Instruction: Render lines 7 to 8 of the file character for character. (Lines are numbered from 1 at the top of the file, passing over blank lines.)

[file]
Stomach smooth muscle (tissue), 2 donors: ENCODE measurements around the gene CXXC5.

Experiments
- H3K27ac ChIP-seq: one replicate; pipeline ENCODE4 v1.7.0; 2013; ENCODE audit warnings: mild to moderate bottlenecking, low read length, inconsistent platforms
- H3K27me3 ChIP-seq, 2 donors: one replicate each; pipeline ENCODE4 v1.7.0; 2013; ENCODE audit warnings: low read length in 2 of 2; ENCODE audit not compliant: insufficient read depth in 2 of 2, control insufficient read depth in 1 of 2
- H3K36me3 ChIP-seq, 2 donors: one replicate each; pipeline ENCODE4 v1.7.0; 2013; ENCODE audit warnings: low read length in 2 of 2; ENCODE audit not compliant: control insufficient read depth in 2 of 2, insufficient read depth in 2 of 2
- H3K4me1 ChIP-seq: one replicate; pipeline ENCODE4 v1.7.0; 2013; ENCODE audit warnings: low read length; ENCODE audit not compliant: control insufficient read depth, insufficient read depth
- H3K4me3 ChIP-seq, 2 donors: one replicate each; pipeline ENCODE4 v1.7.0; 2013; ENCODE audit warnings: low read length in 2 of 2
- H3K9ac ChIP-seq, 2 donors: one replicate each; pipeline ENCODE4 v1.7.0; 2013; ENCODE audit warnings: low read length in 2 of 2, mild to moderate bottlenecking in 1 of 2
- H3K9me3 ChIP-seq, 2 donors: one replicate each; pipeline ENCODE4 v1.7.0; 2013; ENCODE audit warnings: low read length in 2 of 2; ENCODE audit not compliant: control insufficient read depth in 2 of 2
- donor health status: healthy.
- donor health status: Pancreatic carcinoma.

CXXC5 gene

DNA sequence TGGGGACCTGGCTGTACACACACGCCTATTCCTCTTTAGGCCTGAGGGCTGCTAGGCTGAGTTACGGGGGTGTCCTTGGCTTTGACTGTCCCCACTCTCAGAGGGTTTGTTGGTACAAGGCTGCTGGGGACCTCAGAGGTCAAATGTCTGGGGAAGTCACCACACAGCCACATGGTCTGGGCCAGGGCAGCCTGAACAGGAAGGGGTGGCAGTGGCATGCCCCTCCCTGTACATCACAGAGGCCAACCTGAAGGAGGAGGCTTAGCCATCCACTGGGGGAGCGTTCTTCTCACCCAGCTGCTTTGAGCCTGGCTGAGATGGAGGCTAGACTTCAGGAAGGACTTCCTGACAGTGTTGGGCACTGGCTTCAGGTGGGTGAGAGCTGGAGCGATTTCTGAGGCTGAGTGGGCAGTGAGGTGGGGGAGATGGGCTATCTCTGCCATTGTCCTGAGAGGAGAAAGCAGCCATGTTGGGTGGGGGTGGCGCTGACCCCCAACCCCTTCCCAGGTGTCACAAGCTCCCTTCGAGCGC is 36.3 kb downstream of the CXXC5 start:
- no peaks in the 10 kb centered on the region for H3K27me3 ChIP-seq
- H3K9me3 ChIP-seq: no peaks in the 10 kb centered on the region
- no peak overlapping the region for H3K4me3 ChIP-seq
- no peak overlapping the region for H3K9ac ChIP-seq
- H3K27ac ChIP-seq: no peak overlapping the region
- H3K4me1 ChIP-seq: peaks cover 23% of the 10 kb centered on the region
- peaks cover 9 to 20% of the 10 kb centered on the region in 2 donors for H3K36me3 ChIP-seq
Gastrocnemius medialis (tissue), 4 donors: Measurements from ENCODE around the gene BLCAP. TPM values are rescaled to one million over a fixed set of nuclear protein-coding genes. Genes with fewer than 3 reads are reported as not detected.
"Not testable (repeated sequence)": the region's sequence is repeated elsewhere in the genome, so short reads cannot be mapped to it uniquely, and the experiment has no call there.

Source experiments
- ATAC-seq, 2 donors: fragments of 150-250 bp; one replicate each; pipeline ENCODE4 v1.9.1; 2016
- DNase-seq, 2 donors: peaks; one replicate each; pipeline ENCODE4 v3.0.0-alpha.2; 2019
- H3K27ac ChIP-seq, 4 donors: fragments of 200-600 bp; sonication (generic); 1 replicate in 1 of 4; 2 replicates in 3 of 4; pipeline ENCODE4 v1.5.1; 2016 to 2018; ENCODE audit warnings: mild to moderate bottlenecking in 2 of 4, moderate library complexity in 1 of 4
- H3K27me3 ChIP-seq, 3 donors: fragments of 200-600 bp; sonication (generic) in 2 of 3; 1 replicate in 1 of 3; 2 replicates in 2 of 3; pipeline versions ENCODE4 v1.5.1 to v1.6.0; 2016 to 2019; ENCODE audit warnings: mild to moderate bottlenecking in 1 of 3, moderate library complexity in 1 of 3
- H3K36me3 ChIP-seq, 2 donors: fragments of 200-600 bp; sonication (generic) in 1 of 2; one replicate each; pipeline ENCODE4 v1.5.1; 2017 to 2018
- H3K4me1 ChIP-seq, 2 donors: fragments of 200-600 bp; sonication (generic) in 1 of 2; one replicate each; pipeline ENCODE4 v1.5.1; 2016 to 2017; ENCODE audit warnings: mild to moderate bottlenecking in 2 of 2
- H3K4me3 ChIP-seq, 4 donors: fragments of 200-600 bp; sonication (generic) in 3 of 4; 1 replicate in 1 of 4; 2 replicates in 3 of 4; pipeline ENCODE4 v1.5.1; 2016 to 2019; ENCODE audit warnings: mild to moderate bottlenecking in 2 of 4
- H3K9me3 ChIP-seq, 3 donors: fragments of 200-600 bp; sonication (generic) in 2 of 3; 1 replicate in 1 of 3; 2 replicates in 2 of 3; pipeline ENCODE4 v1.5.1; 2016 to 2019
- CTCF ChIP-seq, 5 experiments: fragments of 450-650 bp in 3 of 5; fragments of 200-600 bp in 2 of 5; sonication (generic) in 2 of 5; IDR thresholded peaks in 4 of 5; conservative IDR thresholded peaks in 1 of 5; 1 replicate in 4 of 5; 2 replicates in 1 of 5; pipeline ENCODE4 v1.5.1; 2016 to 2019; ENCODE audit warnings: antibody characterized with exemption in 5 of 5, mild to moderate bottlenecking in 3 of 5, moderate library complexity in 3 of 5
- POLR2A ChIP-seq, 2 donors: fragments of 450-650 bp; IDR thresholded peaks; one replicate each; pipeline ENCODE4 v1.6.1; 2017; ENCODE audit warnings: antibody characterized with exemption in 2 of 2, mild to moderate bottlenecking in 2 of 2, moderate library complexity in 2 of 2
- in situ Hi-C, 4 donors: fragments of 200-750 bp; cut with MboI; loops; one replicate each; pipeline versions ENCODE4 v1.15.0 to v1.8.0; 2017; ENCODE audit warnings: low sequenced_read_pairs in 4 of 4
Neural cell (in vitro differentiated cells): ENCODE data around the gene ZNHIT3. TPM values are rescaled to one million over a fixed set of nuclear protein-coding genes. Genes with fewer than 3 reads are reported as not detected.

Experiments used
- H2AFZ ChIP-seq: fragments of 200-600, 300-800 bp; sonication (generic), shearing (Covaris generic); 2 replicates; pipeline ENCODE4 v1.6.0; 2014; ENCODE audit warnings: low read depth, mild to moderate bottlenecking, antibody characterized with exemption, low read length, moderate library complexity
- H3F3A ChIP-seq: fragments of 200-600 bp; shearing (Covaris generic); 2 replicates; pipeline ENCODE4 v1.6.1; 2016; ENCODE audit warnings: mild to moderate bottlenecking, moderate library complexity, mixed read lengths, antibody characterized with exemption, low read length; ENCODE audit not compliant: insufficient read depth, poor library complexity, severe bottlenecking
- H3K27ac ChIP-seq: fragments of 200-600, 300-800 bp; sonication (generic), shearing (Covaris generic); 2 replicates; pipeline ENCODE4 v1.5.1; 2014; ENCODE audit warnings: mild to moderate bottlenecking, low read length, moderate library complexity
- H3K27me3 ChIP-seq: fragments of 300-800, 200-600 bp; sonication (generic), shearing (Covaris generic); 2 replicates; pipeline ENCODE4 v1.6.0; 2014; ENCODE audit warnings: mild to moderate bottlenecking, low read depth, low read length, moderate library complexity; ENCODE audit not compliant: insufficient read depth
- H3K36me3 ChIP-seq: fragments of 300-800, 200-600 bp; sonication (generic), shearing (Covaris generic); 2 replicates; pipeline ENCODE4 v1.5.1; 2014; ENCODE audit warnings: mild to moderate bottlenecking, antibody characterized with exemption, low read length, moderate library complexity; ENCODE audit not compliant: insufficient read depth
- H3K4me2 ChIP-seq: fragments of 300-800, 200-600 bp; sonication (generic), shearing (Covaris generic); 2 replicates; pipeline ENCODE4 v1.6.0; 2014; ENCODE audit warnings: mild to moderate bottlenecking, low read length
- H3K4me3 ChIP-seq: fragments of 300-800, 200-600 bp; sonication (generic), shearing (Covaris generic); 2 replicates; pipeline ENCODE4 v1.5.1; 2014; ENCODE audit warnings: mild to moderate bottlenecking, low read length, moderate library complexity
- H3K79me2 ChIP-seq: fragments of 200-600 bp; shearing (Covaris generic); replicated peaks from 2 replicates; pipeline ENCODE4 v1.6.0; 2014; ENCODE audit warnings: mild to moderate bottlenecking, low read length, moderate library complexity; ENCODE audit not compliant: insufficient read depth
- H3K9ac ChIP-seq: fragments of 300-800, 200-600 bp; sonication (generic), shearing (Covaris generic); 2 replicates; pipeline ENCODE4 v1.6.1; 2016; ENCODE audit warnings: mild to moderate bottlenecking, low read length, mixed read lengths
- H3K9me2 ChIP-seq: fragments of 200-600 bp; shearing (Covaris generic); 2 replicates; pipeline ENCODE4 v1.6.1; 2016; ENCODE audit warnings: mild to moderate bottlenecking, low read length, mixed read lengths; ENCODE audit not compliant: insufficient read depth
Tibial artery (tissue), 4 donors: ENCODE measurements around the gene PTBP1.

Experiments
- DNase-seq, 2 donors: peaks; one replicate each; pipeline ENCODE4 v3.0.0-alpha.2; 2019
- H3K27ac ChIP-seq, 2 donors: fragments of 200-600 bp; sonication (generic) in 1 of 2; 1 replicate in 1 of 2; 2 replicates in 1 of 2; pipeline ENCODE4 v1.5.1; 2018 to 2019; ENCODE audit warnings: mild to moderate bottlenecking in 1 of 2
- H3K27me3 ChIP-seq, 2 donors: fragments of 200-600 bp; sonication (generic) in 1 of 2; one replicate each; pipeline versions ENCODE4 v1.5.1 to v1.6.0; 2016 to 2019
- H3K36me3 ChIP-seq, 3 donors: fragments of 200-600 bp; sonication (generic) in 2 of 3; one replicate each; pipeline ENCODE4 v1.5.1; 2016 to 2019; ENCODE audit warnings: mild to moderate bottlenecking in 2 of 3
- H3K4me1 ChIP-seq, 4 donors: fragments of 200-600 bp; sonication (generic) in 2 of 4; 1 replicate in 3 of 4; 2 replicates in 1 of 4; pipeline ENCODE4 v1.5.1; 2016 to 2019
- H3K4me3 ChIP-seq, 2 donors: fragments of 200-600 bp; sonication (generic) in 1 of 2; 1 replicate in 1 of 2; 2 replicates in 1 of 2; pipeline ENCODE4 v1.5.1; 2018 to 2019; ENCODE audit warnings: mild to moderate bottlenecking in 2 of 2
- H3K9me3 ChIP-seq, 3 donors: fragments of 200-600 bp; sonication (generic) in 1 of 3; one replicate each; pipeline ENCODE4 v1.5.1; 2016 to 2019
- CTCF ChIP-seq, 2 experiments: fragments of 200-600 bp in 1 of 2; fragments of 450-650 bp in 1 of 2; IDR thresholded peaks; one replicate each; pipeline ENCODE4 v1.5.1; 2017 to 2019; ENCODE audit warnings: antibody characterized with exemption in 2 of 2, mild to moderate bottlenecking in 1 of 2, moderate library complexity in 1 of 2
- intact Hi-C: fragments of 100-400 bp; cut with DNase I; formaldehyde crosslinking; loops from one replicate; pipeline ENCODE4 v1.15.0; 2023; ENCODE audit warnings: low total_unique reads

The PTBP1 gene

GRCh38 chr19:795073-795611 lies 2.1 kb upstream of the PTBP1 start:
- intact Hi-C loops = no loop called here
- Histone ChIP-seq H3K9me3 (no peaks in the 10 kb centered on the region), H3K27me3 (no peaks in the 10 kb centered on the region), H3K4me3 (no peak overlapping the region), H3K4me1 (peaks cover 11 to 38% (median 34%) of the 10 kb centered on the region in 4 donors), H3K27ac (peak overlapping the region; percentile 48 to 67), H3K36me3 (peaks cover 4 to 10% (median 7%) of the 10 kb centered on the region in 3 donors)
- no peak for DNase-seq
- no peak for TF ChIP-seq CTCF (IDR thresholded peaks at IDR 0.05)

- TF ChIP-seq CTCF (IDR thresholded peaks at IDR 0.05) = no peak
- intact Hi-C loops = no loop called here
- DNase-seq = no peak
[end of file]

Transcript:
- H3K4me3 ChIP-seq, 2 donors: one replicate each; pipeline ENCODE4 v1.7.0; 2013; ENCODE audit warnings: low read length in 2 of 2
- H3K9ac ChIP-seq, 2 donors: one replicate each; pipeline ENCODE4 v1.7.0; 2013; ENCODE audit warnings: low read length in 2 of 2, mild to moderate bottlenecking in 1 of 2